Simply put, violent predators prefer victims who have no means of self defense.
Most pro and con arguments about firearms are constructed around the crime debate, including excellent research by John Lott, whose book More Guns, Less Crime, clearly establishes that restrictive gun policies lead to higher crime rates.
The arguments from both sides in the current case in Washington are also constructed around the crime issue. However, the Second Amendment debate is not about crime, but about the rule of law -- constitutional law. Fortunately, the appellate court for DC is making this distinction.
In March of this year, the U.S. District Court of Appeals for the District of Columbia struck down that federal jurisdiction's restrictions on gun ownership, finding that the District is violating the Second Amendment's prohibition on government infringement of "the right of the people to keep and bear arms." The case has been appealed to the Supreme Court, and should the High Court accept the case, its ruling would be the first substantial decision on the scope of the Second Amendment since 1939.
At issue: Does the Second Amendment prohibit the government from infringing on the individual rights of citizens to keep and bear arms, or does it restrict the central government from infringing on the rights of the several states to maintain well-armed militias?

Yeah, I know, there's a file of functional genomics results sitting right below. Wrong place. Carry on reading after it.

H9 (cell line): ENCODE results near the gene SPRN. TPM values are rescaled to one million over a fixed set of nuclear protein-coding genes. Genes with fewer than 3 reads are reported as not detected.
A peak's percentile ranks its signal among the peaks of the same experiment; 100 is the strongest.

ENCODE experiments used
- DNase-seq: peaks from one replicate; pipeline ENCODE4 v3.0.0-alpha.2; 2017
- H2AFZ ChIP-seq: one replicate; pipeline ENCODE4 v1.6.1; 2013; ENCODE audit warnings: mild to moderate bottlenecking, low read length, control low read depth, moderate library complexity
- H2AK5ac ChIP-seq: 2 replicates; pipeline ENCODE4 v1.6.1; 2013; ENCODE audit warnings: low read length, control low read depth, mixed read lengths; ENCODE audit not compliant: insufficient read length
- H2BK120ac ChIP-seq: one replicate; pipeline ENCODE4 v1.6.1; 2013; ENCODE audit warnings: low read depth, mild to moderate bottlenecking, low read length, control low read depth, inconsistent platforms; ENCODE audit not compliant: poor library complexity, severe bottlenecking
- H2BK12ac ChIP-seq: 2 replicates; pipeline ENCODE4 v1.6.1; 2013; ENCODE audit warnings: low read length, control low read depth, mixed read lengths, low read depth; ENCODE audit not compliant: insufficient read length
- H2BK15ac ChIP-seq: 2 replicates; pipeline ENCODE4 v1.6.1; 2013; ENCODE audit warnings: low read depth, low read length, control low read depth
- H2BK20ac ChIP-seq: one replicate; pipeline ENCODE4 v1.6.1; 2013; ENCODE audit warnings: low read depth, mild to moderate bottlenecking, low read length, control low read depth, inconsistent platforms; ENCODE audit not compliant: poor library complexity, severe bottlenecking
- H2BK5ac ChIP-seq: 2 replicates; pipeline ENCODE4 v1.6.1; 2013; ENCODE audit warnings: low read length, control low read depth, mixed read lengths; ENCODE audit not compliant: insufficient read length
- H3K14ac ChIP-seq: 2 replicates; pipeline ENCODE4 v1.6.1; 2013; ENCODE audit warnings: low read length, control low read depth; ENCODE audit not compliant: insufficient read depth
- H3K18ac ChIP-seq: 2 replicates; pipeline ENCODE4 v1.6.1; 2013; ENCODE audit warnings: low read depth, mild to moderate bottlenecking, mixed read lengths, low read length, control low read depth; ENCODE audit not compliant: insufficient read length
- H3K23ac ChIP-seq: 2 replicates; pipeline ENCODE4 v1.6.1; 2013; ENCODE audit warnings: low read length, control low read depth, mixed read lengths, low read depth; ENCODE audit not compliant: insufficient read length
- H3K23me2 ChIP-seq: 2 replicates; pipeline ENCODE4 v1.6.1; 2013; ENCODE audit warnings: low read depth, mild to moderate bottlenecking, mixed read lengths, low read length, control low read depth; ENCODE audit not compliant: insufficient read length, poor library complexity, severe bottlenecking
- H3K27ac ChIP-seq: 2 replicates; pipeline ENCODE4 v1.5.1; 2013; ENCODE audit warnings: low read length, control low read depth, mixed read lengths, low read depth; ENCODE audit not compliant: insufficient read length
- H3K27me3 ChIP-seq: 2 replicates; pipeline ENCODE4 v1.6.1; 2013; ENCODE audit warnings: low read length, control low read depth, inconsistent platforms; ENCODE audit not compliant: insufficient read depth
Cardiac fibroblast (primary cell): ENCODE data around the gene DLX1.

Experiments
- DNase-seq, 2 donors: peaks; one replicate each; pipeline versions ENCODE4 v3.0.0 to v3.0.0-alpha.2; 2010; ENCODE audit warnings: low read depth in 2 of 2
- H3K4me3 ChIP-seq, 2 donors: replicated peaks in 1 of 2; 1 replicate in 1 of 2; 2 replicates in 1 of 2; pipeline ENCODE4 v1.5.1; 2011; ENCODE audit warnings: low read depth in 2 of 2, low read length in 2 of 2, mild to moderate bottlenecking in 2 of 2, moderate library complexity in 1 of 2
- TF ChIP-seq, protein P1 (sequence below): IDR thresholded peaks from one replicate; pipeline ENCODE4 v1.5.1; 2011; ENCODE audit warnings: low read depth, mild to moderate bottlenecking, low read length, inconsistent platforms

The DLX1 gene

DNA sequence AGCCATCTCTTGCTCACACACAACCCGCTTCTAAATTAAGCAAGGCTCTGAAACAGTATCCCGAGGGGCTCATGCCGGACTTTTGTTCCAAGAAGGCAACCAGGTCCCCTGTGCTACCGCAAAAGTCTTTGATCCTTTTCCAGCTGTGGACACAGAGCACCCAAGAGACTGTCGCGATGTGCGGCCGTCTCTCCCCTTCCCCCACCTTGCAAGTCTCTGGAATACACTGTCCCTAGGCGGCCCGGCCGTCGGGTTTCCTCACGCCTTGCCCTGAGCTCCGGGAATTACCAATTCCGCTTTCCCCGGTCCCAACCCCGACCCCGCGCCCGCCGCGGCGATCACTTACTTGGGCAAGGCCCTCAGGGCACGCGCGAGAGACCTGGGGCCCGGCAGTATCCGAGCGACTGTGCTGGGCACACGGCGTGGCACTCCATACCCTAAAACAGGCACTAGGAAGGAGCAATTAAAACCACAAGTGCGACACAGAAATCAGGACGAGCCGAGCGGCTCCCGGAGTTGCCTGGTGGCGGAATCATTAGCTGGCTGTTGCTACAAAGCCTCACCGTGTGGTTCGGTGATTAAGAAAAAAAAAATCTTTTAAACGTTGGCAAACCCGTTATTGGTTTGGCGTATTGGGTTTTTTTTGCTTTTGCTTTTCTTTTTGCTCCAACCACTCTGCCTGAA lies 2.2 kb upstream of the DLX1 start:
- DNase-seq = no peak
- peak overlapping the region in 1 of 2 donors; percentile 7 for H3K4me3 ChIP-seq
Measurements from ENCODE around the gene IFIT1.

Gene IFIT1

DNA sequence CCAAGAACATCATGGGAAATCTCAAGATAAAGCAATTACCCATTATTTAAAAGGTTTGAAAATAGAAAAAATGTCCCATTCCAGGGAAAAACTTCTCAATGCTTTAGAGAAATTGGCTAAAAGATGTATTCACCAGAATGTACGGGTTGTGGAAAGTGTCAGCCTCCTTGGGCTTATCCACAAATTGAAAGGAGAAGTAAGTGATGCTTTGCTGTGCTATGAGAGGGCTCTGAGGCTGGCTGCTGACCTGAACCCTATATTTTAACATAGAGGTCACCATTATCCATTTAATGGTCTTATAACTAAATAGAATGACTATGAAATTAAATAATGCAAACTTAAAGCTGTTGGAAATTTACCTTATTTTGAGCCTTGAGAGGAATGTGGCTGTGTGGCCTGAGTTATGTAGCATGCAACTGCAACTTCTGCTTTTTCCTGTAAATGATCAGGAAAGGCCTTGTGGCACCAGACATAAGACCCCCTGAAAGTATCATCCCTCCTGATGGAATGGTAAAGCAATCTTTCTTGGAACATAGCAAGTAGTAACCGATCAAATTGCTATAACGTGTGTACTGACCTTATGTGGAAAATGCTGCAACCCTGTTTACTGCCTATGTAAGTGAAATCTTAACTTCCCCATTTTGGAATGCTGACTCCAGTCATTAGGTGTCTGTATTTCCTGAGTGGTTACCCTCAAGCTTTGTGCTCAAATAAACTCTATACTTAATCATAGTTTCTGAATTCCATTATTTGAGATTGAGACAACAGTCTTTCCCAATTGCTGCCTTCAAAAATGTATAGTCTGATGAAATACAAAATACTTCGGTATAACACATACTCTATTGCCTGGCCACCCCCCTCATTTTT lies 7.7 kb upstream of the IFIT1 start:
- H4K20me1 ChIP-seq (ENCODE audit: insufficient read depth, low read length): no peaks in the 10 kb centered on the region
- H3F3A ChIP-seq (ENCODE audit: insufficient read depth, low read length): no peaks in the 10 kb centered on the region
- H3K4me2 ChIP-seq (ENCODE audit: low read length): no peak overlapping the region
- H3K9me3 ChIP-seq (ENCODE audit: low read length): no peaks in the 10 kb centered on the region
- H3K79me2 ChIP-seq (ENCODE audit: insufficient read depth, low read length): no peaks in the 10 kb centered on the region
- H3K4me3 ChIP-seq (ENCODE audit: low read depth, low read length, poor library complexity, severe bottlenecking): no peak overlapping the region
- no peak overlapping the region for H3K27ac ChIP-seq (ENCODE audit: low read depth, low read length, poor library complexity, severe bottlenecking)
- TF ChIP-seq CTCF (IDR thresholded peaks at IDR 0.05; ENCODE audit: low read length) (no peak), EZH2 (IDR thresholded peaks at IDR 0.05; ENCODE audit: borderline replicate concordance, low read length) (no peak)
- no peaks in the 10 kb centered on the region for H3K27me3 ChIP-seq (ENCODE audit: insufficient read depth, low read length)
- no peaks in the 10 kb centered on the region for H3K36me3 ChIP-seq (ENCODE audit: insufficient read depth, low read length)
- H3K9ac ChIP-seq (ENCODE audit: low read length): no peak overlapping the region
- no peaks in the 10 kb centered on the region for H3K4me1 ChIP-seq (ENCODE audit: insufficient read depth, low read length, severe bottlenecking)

The intent of the Second Amendment, however, was abundantly clear to our Founders.
Indeed, in the most authoritative explication of our Constitution, The Federalist Papers, its principal author, James Madison, wrote in No. 46, "The advantage of being armed, which the Americans possess over the people of almost every other nation ... forms a barrier against the enterprises of ambition, more insurmountable than any...."
Alexander Hamilton was equally unambiguous on the importance of arms to a republic, writing in Federalist No. 28, "If the representatives of the people betray their constituents, there is then no recourse left but in the exertion of that original right of self-defense...."